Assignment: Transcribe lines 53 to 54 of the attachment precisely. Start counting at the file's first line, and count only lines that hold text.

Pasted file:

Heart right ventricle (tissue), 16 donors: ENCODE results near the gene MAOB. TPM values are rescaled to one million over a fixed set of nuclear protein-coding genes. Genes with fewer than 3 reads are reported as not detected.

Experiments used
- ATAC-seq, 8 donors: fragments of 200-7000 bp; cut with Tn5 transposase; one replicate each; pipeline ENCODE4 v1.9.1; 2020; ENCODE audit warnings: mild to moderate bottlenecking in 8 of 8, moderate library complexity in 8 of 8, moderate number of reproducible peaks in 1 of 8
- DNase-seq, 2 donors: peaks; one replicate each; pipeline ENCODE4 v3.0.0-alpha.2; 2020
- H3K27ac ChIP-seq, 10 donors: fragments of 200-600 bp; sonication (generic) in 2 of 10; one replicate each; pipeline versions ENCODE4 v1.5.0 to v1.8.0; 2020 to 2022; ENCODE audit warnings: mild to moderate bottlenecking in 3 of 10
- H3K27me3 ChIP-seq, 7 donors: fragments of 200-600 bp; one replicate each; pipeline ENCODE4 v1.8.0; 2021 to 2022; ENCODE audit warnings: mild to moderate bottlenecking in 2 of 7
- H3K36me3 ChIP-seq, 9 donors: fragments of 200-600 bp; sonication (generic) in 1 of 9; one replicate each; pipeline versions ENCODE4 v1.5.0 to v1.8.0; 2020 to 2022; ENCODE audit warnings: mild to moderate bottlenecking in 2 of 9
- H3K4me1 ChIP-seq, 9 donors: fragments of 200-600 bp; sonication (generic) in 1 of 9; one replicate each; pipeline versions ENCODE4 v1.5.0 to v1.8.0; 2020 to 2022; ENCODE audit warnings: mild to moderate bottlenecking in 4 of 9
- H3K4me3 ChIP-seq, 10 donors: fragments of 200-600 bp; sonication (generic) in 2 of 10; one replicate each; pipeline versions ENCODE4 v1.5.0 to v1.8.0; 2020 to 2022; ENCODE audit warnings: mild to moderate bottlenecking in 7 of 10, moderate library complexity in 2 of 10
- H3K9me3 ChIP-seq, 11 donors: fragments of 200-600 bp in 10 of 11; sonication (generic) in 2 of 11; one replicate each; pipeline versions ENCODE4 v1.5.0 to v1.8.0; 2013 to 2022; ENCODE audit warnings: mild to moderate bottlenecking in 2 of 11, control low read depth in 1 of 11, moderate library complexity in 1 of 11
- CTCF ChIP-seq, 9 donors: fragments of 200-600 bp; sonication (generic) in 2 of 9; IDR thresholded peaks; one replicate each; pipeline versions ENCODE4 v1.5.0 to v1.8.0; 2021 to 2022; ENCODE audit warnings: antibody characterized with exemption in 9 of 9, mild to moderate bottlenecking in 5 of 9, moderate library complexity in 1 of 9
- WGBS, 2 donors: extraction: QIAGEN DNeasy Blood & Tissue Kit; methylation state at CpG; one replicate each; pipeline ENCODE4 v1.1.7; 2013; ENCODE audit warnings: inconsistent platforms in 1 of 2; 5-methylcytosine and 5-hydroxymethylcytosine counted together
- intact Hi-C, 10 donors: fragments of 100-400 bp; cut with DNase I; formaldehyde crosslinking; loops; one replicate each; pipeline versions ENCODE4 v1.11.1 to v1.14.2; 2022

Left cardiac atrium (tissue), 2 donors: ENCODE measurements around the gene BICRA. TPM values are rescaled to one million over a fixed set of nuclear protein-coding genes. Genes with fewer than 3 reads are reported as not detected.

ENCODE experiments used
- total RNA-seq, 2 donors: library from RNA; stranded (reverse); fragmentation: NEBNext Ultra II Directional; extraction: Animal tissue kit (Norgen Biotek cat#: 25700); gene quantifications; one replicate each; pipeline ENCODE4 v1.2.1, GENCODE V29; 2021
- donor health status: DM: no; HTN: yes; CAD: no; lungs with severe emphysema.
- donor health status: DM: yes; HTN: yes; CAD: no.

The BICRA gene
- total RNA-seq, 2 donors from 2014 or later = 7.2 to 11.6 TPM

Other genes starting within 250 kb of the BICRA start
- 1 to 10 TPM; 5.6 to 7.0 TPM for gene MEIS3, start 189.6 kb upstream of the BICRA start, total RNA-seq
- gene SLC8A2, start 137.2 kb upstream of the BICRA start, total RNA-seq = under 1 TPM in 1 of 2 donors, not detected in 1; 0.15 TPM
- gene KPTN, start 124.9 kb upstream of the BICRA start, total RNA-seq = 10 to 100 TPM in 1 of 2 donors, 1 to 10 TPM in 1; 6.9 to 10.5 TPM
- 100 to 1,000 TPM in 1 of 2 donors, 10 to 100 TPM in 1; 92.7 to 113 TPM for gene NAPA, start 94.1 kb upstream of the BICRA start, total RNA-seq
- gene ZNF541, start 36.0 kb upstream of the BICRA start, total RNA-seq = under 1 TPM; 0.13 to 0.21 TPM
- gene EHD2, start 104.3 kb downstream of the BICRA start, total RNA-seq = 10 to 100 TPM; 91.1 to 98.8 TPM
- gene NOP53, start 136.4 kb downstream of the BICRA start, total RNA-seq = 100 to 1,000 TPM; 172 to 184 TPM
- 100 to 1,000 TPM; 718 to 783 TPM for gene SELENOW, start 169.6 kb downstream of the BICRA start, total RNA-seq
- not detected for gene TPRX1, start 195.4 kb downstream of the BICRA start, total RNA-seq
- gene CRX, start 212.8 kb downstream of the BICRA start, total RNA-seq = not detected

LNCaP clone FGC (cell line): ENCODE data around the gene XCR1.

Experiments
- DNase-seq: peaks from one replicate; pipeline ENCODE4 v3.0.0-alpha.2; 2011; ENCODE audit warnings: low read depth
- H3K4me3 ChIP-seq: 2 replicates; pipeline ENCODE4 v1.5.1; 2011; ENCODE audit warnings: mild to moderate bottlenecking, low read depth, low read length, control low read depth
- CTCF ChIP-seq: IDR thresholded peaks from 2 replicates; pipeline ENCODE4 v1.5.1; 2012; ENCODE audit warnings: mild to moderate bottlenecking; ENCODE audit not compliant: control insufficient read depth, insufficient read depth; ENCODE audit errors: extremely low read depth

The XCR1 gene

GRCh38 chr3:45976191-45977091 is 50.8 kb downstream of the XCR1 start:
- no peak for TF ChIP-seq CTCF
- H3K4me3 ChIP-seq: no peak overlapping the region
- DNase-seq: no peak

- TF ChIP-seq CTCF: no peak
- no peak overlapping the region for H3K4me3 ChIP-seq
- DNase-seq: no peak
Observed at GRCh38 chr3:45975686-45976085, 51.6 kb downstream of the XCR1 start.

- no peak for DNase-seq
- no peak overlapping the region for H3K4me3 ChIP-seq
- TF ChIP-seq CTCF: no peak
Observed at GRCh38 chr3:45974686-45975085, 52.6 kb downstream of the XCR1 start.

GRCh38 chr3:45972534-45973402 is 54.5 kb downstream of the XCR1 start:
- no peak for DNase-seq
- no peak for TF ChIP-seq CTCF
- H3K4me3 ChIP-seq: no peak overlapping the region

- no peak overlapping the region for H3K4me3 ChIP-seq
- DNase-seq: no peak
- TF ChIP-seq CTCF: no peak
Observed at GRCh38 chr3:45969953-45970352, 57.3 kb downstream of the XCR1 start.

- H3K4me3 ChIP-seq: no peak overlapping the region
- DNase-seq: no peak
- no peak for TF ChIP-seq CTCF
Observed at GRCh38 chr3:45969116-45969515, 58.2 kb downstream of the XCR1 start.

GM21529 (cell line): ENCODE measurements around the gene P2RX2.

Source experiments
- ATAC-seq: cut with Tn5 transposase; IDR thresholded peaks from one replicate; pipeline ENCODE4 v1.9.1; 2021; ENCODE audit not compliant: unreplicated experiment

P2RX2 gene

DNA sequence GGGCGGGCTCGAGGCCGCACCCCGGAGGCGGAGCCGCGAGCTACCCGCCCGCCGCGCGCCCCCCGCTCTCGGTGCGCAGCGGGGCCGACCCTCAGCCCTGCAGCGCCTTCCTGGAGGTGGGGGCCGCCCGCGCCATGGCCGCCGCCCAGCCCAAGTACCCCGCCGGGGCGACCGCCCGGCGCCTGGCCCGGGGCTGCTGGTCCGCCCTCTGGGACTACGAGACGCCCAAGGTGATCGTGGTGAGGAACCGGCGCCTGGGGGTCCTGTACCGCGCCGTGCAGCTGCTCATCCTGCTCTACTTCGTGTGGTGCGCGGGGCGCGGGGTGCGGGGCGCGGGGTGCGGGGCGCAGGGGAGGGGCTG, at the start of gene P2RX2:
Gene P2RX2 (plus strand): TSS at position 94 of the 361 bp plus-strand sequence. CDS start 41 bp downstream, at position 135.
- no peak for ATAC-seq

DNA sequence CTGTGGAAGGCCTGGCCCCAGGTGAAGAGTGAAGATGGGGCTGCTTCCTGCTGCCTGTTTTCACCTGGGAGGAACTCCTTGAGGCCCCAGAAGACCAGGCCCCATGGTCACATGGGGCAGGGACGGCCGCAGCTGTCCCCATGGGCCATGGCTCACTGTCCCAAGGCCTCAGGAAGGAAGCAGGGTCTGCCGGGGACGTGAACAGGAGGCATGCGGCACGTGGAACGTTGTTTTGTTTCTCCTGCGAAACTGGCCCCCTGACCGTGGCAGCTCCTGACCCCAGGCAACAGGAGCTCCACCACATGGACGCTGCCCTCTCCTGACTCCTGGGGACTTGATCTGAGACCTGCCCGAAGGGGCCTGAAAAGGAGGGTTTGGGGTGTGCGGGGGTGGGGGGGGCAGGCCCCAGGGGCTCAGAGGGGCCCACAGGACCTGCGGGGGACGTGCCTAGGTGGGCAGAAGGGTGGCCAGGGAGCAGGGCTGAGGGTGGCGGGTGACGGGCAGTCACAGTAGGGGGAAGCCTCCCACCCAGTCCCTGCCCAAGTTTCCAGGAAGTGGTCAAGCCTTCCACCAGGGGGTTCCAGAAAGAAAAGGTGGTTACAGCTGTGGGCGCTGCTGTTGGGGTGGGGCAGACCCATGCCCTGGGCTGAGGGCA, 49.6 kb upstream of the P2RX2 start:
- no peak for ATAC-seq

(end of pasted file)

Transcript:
- H3K4me3 ChIP-seq: no peak overlapping the region

- no peak overlapping the region for H3K4me3 ChIP-seq